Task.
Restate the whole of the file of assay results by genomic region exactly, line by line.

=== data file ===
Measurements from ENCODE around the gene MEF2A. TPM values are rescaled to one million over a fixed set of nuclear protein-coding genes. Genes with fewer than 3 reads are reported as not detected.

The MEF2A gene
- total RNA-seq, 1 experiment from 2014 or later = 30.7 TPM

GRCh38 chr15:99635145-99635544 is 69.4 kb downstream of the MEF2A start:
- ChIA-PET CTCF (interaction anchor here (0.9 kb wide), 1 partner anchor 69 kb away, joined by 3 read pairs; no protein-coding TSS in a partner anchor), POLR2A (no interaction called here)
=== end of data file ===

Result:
Measurements from ENCODE around the gene MEF2A. TPM values are rescaled to one million over a fixed set of nuclear protein-coding genes. Genes with fewer than 3 reads are reported as not detected.

The MEF2A gene
- total RNA-seq, 1 experiment from 2014 or later = 30.7 TPM

GRCh38 chr15:99635145-99635544 is 69.4 kb downstream of the MEF2A start:
- ChIA-PET CTCF (interaction anchor here (0.9 kb wide), 1 partner anchor 69 kb away, joined by 3 read pairs; no protein-coding TSS in a partner anchor), POLR2A (no interaction called here)